On December 8, 2014, the U.S. Senate passed by voice-vote legislation authored by Senator Tom Carper’s (D-DE) Senate Committee on Homeland Security and Governmental Affairs to overhaul the Federal Information Security Modernization Act (“FISMA”).

The Senate-passed bill, similar to legislation unanimously passed by the House in April 2013, would replace the FISMA requirement that agencies must file annual checklists that show the steps they’ve taken to secure their IT systems. The Senate version puts the Department of Homeland Security (“DHS”) in charge of “compiling and analyzing data on agency information security” and helping agencies install tools “to continuously diagnose and mitigate against cyber threats and vulnerabilities, with or without reimbursement.” The House version similarly prescribes steps to “focus on automated and continuous monitoring of agency information systems and regular threat assessments.” However, arising from a jurisdictional disagreement between the House Committee on Homeland Security and the House Committee on Oversight and Governmental Reform, the House version does not make DHS responsible for overseeing federal computer systems.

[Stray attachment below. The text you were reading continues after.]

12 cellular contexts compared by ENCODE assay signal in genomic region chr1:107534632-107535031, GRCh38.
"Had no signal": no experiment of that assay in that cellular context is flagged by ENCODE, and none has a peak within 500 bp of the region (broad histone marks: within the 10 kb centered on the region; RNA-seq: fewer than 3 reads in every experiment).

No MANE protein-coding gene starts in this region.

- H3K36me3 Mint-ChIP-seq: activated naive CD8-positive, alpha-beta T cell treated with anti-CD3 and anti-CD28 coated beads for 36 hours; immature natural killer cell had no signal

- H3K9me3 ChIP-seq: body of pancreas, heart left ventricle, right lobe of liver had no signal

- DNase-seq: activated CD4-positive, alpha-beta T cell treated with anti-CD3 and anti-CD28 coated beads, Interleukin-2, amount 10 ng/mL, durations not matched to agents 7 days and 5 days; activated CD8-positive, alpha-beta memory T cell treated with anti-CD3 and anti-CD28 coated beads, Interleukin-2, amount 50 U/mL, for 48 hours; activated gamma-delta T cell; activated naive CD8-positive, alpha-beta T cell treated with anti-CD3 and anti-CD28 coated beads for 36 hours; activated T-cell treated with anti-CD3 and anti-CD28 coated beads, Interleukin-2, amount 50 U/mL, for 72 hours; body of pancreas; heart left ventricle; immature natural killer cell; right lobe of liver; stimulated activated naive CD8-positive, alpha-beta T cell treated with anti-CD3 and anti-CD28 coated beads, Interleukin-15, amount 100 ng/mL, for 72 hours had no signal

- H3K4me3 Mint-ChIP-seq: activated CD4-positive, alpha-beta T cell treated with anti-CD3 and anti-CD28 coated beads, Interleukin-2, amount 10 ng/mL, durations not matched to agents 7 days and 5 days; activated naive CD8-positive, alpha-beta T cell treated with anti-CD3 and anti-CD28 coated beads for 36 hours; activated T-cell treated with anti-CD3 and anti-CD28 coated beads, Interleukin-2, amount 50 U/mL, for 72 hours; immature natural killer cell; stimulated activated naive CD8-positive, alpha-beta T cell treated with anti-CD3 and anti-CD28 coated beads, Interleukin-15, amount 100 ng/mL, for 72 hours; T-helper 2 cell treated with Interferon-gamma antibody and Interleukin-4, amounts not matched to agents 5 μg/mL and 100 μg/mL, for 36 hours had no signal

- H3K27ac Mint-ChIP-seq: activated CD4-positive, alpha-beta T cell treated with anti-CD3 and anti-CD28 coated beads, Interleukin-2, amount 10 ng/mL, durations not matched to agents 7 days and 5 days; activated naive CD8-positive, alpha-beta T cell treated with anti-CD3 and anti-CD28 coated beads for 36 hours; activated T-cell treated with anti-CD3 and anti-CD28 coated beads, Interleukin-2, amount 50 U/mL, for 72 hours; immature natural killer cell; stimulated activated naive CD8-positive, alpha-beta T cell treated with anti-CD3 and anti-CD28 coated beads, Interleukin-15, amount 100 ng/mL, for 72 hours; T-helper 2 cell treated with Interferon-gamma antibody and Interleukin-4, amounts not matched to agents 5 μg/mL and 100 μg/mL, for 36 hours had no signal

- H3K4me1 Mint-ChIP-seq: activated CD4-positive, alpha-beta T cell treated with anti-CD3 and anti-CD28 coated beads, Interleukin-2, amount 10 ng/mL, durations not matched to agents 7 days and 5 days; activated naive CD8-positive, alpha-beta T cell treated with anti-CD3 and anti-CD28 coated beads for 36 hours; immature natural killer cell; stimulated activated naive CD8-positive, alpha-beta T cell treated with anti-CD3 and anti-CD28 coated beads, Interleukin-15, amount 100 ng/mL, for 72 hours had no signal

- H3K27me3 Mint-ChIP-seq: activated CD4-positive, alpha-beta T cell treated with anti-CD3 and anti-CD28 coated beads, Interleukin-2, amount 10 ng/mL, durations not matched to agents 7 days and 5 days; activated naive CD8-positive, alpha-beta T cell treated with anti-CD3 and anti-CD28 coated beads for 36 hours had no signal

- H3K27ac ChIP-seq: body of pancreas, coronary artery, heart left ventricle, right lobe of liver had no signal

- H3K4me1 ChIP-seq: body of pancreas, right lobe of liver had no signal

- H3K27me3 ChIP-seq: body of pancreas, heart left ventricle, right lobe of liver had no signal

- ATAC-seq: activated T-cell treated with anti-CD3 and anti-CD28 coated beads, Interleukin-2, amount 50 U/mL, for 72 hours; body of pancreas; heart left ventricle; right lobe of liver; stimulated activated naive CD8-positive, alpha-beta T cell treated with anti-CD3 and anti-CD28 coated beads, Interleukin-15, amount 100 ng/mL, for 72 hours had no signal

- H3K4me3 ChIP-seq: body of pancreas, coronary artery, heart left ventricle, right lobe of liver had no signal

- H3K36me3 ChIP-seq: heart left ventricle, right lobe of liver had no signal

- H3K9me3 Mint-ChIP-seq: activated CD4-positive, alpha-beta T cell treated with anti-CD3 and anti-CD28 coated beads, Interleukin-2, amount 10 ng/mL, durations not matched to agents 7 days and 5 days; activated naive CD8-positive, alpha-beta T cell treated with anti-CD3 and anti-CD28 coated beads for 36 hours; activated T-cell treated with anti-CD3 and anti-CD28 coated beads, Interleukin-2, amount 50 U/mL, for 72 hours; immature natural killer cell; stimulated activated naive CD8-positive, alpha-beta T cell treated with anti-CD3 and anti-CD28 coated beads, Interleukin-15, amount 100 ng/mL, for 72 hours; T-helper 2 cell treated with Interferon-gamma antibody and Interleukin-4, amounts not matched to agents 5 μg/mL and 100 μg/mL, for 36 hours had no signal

The House is set to leave Washington at the end of this week, effectively ending any chance to pass legislation through both legislative bodies in the 113th Congress. The limited time left to resolve jurisdictional differences in the House leaves the ultimate fate of FISMA reform legislation uncertain. Notably, with Republicans set to take the Senate majority in January, Senator Carper will no longer chair the Senate Homeland Security Committee in the 114th Congress. Therefore, it is possible that the Senate’s move to pass legislation now is intended to set a policy marker for work on FISMA reform in the next Congress, rather than advance action in the current Congress.